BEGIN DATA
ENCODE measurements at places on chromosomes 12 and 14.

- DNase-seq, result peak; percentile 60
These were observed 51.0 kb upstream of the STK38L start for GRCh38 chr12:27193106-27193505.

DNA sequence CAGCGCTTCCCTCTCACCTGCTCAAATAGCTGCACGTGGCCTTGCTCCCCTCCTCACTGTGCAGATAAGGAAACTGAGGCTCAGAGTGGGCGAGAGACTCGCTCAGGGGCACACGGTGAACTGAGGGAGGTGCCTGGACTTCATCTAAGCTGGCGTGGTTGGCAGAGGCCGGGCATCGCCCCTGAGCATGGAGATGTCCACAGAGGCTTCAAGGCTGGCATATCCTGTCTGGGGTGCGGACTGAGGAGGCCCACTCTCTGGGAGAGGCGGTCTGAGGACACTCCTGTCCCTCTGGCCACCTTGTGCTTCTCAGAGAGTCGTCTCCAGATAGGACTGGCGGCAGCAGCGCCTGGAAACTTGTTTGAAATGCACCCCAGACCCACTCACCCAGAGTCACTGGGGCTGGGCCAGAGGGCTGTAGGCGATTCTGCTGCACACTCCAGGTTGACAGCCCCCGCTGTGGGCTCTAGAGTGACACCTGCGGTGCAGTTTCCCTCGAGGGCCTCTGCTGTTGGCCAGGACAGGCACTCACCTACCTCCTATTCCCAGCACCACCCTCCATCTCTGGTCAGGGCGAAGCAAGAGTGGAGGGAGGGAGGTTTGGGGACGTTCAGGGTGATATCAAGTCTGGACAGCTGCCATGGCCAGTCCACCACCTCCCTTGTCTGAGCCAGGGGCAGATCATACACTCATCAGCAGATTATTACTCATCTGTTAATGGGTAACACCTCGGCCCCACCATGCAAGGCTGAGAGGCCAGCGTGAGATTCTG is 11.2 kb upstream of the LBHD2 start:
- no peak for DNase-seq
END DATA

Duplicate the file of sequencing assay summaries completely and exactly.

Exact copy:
ENCODE measurements at places on chromosomes 12 and 14.

- DNase-seq, result peak; percentile 60
These were observed 51.0 kb upstream of the STK38L start for GRCh38 chr12:27193106-27193505.

DNA sequence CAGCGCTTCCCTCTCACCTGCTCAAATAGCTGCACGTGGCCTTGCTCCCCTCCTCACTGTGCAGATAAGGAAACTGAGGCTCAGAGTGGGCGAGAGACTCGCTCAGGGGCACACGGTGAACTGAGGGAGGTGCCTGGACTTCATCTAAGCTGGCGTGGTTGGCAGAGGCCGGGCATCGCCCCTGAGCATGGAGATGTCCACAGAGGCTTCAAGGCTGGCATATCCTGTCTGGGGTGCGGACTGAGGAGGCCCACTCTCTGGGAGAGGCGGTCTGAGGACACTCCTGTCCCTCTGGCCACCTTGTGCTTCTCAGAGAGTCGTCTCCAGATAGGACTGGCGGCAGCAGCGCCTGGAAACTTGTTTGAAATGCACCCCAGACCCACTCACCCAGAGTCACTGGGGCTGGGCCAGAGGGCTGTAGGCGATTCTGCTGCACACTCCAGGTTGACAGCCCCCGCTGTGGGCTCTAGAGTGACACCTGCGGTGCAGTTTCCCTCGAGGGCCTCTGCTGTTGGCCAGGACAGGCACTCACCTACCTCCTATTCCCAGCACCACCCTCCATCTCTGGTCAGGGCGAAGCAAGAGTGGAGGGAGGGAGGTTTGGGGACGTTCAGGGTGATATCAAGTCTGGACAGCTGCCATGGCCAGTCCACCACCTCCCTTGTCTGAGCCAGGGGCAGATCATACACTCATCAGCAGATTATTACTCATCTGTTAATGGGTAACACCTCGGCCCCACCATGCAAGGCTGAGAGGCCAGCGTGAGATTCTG is 11.2 kb upstream of the LBHD2 start:
- no peak for DNase-seq